Srimad Bhagavad-gita Study Group


 - Chapter 14 -


Gunatraya-vibhaga-yoga

The Three Divisions of Material Nature


Chapter Summary


The Devotees of the Lord attain the highest stage in the realm of devotion when they take recourse in the prime essence of all knowledge. The mundane Prakriti known as the great Brahman is the womb in which the Supreme Lord impregnates the seed of all that be and is therefore the cause of all living and moving beings. The Lord then explains the nature of the triple qualities of Maya and their actions on the fallen souls (baddha-jiva). These qualities prove to be bondage to the jiva until (s)he transcends them through embracing the ultimate divine knowledge and worshipping the Lord with Love. The Lord expounds the characteristics of those who are free from the triple modes of nature as being above mundane love and hatred, pleasure and pain, praise and blame and sees earth, stone and gold equally. They are fixed in devotion and worship the Lord with pure Love and are alone fit to know the nature of Reality the Beautiful. Lord Krishna concludes by stating that He is the mainstay of Brahman, the sole receptacle of everlasting immortality, eternal divine Love and bliss in His super-excellent sports in His sweet abode of ecstasy.


Useful Acronym to remember the chapter contents:

TRAP


In Chapter Fourteen, Krishna introduces a very interesting model known as the “three modes of material nature”. These three qualities permeate everything we see, hear, taste, touch, and smell. Our lifestyle, attitude and behaviours also fall under these modes. Through closer analysis, we can perceive how people are functioning in this world with a mistaken belief of freedom, when in actuality they are impelled to act according to these influences. Therefore, unless one is able to transcend these modes of nature, they act to perpetually trap one in this material world.


T Three Modes

R Race for prominence

A Actions in the modes

P Pure Life

T – Three Modes (Verses 1-9) – “Mode” is a translation of the Sanskrit word guna, which literally means thread or rope. The three modes influence a person’s character, behaviour and approach to life. For example, if Goodness (sattva) predominates, one will aspire for (and generally achieve) long-term happiness even if one experiences temporary inconveniences. The person overtaken by Passion (rajas) frantically seeks immediate short-term gain and doesn’t expect much more out of life. On the other hand, the person dominated by Ignorance (tamas) rarely achieves happiness at all. In this way the material world is populated by living entities in different conditions of life.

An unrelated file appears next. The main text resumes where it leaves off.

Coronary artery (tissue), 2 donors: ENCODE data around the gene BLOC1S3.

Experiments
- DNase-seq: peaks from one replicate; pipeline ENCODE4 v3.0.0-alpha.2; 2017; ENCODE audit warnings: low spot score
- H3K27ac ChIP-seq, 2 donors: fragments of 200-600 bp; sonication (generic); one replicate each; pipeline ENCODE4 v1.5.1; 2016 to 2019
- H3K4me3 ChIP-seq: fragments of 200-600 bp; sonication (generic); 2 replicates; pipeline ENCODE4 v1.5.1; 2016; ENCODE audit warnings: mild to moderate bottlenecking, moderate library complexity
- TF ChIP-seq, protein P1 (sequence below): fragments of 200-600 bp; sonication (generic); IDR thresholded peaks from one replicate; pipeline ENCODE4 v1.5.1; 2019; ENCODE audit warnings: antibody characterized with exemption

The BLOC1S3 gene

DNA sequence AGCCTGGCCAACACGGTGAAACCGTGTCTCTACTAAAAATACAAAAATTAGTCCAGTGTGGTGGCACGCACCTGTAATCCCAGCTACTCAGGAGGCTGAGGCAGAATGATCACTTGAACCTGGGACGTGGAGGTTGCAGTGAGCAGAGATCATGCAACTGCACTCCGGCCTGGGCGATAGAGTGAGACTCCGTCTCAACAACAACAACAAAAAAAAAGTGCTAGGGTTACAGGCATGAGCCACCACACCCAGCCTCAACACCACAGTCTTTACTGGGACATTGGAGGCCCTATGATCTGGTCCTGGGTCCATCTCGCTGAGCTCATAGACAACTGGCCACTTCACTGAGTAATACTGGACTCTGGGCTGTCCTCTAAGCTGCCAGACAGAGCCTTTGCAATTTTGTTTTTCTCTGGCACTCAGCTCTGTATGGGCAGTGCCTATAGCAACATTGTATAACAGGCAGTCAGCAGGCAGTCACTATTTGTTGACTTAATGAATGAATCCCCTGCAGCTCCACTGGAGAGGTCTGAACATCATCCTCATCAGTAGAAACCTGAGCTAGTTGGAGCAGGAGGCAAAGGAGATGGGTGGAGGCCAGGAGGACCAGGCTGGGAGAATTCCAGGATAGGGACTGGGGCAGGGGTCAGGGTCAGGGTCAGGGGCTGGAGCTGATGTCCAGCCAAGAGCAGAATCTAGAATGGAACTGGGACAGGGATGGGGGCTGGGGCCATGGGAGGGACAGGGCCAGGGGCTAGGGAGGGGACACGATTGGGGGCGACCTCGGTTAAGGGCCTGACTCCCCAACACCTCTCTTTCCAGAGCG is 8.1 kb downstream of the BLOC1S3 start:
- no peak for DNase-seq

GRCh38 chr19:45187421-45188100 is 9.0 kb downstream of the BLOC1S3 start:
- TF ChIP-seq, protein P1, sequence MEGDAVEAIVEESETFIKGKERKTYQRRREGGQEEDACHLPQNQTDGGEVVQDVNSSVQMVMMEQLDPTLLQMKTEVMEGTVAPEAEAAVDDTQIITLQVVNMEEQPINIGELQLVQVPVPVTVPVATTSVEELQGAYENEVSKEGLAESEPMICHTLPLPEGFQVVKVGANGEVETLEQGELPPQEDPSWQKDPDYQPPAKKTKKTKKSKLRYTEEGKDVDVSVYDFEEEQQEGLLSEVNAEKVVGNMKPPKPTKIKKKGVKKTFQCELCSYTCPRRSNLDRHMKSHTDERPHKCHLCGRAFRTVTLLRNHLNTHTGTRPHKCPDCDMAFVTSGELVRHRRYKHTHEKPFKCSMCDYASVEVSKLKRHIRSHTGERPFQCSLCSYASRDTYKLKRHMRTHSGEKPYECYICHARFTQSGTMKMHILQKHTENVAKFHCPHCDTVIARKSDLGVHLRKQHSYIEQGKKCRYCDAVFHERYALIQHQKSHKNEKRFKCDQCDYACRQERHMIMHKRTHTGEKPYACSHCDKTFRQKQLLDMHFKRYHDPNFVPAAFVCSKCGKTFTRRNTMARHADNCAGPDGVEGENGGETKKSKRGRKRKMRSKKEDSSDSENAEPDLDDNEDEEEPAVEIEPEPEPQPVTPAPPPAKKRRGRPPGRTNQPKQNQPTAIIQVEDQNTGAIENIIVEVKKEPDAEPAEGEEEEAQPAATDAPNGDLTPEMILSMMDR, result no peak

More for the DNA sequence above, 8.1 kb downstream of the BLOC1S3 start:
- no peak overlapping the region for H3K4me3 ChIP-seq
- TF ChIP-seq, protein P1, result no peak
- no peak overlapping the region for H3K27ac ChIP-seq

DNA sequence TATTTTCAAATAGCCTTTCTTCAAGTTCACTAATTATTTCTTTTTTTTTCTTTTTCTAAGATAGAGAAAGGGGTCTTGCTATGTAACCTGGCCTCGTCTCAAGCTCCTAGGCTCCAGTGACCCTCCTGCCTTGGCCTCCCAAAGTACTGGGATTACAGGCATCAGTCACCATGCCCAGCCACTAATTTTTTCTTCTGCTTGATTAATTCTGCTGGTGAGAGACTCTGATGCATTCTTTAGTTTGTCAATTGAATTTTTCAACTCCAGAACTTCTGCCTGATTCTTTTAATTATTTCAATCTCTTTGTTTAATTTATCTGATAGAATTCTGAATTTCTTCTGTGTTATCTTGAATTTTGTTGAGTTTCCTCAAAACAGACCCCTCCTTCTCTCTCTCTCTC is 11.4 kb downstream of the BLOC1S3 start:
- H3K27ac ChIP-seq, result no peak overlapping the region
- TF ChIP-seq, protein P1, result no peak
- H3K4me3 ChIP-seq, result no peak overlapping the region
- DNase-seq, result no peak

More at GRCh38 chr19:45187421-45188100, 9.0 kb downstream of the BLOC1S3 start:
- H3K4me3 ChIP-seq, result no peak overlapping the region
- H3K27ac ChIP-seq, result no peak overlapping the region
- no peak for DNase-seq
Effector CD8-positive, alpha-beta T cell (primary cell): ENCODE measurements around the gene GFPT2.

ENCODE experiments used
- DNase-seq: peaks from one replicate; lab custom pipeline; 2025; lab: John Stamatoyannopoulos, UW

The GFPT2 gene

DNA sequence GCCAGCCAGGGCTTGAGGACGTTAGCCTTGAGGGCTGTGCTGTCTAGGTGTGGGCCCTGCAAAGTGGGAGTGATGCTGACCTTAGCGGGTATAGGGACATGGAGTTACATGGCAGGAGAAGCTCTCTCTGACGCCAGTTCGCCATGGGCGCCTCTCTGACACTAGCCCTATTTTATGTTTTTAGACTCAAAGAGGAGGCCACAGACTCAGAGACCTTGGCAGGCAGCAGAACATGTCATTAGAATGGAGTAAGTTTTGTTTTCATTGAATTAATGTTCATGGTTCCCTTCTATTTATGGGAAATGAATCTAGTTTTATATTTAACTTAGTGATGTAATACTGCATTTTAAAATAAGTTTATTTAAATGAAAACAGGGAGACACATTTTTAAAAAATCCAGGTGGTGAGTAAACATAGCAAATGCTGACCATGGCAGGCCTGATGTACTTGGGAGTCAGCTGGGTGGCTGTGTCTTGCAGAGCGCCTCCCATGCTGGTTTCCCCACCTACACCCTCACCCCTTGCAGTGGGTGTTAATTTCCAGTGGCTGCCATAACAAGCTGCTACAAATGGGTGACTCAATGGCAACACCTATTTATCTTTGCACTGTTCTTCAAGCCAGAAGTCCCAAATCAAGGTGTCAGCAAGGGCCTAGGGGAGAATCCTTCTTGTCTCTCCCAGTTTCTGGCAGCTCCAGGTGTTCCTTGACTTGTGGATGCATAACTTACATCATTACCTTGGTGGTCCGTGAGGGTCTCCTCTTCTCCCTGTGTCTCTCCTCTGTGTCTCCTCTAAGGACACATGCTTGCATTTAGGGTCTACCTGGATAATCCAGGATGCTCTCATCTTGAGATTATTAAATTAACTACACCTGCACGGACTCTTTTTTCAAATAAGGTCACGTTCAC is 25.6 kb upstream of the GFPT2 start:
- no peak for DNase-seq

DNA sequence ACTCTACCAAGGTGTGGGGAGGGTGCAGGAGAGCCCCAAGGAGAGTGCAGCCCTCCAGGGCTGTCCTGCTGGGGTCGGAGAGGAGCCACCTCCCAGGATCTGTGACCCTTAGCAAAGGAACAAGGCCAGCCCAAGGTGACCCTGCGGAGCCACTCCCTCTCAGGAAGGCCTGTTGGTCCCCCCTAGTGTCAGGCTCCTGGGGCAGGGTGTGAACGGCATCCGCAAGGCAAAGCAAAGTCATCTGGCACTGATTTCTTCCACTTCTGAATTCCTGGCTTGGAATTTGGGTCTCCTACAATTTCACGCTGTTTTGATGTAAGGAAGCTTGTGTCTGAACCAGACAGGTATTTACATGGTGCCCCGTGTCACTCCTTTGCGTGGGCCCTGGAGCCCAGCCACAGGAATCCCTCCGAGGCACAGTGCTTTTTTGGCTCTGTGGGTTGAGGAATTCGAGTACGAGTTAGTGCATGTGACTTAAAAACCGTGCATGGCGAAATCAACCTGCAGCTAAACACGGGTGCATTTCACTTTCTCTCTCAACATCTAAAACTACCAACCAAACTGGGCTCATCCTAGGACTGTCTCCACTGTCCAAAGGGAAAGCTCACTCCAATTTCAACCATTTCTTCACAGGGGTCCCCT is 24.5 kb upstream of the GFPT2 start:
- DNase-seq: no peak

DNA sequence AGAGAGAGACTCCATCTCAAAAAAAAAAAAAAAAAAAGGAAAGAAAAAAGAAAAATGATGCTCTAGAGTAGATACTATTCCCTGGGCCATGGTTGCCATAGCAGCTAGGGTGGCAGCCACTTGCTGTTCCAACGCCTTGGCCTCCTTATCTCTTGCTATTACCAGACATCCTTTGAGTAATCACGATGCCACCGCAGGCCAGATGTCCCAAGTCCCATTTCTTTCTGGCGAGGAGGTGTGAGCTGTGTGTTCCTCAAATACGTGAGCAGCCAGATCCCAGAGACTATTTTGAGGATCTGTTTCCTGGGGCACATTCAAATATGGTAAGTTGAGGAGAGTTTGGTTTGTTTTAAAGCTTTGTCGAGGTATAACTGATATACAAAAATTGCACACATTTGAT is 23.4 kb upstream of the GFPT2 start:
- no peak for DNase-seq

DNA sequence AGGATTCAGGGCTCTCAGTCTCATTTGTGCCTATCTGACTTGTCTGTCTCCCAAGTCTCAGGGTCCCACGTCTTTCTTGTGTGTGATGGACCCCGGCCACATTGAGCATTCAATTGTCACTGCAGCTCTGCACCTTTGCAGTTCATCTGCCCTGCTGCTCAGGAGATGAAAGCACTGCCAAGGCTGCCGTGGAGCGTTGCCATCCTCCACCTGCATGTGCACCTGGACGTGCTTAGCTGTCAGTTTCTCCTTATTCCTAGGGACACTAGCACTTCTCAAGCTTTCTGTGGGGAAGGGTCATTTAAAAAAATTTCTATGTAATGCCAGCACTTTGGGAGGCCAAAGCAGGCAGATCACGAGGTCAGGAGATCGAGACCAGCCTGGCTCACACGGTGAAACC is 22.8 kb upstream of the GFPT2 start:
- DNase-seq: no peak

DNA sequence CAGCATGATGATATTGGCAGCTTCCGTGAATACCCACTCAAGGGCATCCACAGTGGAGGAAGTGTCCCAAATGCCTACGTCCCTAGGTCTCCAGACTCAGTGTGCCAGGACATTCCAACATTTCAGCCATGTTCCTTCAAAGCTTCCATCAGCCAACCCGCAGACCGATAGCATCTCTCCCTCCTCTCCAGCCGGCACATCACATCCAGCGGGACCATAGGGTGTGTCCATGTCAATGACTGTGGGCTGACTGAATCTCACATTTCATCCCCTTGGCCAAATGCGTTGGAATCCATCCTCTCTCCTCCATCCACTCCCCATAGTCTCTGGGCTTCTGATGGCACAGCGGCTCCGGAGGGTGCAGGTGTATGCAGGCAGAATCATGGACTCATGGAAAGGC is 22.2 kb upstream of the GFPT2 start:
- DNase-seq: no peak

R – Race for prominence (Verses 10-13) - The modes compete with one another for supremacy within an individual. In the cycle of a single day, different modes may achieve prominence at different times. In general, Goodness clarifies and pacifies the individual since it motivates joy, wisdom, altruism and kindness. Passion is said to confuse and provoke the individual, invoking qualities of greed, anger and frustration. Ignorance is said to obscure and impede one’s life, often resulting in over-sleep, indifference, laziness and inertia.


A – Actions in the modes (Verses 14-18) – Reincarnation is the process by which a soul receives a new material body on the basis of activities performed in the present body. Our activities are a result of the decisions we make, and our decisions are ultimately based on the modes which we are being influenced by. Thus, Krishna predicts the future destination of an individual based on the predominant mode in their life. In short, those situated in Goodness go upward to the higher planes; those in Passion live on the earthly plane; and those in Ignorance go down to the hellish planes.


P – Pure Life (Verses 19-27) - Through these various descriptions we can approximate what combination of the modes we are personally affected by. The chapter concludes by explaining the ideal state that ensures a successful human life and after-life. Although Goodness is said to be the most progressive of the three, it still implicates one in the cycle of karma. To become completely free of karmic reactions one must transcend even the mode of Goodness, and become situated on the spiritual platform. This is only possible by engaging in bhakti-yoga with unflinching determination, taking inspiration and support from those who have already transcended the three modes. Krishna explains the character of such perfected transcendentalists who enjoy nectar even in this life.



Questions on Chapter 14


Chapter 14 sloka to learn: 


brahmaṇo hi pratiṣṭhāham amṛtasyāvyayasya cha

śāśvatasya cha dharmasya sukhasyaikāntikasya cha [27]


hi–For; aham pratiṣṭhā–I am the basis; brahmaṇaḥ–of the Absolute Truth; avyayasya cha–and of the inexhaustible; amṛtasya–nectar; śāśvatasya cha–and of the eternal; dharmasya–divine Pastimes; aikāntikasya sukhasya cha–and of the ultimate ecstasy of divine love. [27]


27 I am the basis of the Absolute Truth, the inexhaustible nectar, the eternal Pastimes, and the ultimate ecstasy of divine love.